Sotto said that cybercriminals who targeted her clients with DDoS attacks often demanded a Bitcoin ransom to prevent additional, larger attacks from occurring. “They would say, ‘We’ve proved what we could do for a couple of hours, and if you pay us two Bitcoin, we won’t come back and do it worse,’” she said.

Aside from financial losses, a key concern surrounding DDoS attacks is their use as a distraction. A crash could be used to divert attention and resources to allow for a larger and more damaging cyberattack, such as stealing customer data or introducing malware to a network, Madory said. Use of that ploy appears to remain relatively small, though: Of the 8,456 DDoS incidents Verizon recorded in its 2022 Data Breach Investigations Report, only four were associated with a data breach.

Holiday Hacking Spike

While many DDoS attacks are politically fueled and aimed at social disruption, the variety that tends to dominate during the holiday season focuses on commercial businesses, Madory said.

Common targets during November and December include retail and gaming companies, according to Microsoft’s report. Activision Blizzard Inc. already suffered an attack that marred the launch of its game Overwatch 2 in October, knocking players offline.

Even relatively short outages could have big financial implications for e-commerce businesses.

The National Retail Federation projectedthis month that holiday sales in its category that includes online sales would total at least $262.8 billion in 2022, up from $238.9 billion last year, a figure that already reflected “extraordinary growth,” likely due to consumers turning to online shopping during the pandemic, according to NRF’s holiday season report.

Online retailers could begin to find spikes in denial-of-service attacks a problem outside of holiday season as well.

Microsoft charted a sustained spike in the volume of attacks it mitigated throughout August 2021 that surpassed its December figures. The deviation from the typical DDoS pattern of heightened activity may foreshadow a shift to a more year-round one, according to its report.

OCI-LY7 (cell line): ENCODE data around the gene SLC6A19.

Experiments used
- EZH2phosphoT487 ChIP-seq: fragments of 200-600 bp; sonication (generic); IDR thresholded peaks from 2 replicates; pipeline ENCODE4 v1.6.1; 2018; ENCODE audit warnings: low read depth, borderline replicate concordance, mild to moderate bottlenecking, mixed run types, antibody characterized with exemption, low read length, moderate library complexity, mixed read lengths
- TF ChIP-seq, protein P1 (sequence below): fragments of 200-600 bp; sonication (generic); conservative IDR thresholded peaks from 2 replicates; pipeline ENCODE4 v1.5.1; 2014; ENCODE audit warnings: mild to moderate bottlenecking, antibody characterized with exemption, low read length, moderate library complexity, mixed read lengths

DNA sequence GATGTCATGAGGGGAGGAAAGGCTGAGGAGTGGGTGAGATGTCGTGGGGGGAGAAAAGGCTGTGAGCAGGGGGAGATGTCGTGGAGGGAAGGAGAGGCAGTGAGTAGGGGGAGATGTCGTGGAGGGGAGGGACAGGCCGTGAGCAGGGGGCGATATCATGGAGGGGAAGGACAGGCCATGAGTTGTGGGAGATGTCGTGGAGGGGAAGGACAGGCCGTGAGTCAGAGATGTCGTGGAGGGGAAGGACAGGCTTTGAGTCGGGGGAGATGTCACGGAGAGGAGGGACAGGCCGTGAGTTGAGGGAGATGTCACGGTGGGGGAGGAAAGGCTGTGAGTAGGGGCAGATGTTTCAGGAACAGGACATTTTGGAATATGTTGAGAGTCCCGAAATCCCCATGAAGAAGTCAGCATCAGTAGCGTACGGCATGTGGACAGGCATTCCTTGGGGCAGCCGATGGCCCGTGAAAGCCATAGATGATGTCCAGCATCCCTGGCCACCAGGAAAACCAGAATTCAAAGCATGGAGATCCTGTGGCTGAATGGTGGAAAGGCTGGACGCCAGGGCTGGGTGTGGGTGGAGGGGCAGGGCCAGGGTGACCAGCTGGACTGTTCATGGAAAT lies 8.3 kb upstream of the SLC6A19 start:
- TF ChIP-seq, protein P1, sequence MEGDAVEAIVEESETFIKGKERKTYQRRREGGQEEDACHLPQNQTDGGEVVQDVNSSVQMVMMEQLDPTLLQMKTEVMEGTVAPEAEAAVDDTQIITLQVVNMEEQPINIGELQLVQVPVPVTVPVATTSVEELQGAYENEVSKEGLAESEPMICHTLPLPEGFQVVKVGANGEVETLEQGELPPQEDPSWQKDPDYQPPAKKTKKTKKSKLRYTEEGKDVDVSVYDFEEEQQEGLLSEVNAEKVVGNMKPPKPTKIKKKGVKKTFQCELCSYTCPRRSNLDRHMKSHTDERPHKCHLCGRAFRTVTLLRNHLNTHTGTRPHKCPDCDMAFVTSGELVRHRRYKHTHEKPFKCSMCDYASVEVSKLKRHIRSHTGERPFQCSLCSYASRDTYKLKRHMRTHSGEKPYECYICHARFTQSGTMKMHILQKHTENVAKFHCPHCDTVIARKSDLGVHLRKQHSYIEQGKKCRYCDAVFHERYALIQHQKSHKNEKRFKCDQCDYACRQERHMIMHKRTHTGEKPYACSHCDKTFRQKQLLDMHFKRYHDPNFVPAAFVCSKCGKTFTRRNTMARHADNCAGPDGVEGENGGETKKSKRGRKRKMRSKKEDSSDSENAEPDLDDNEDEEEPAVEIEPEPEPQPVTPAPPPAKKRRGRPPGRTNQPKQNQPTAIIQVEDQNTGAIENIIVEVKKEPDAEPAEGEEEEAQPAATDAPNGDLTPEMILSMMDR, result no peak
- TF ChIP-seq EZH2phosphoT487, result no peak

Legal Recourse

Suing those responsible for initiating a DDoS attack is possible, but rare and difficult, attorneys say.

“Similar to data breach and ransomware, you typically don’t see the lawsuit against the bad actor for various reasons: You don’t know who they are; you don’t know where they are,” said Robert Stines, a partner who practices in cybersecurity at Freeborn & Peters LLP.

Sports betting company DraftKings Inc. filed a lawsuit against unidentified “John Does” over a 2018 DDoS attack that crashed its website for 26 minutes. The complaint alleged the attack violated the Computer Fraud and Abuse Act.

The company made legal headway after a federal judge in Massachusetts granted DraftKings’ request for emergency discovery, which it used to subpoena several internet service providers associated with IP addresses involved in the incident. The company voluntarily dismissed the lawsuit with no explanation four months after discovery was granted.

Such a legal strategy is viable, but fact-specific and uncommon, according to Gold of Jeffer Mangels Butler & Mitchell LLP. In fact, litigation is often not the most viable avenue for recovering from a DDoS attack, attorneys said. That also applies to lawsuits alleging a third party, such as a cybersecurity contractor, was to blame for the platform’s vulnerability.

“Sometimes there’s lots of bluster between companies where there’s at least an indication that one of the companies is responsible for not preventing the attack, but it’s unusual for a business to sue another business on cyber because these attacks are so ubiquitous,” Sotto of Hunton Andrews Kurth said.

Companies that have cyber insurance can attempt to recoup financial losses incurred from a DDoS attack if their policy includes a business interruption clause, Stines said.

To contact the reporter on this story: Skye Witley at switley@bloombergindustry.com

To contact the editors responsible for this story: Tonia Moore at tmoore@bloombergindustry.com; Adam M. Taylor at ataylor@bloombergindustry.com; Jay-Anne B. Casuga at jcasuga@bloomberglaw.com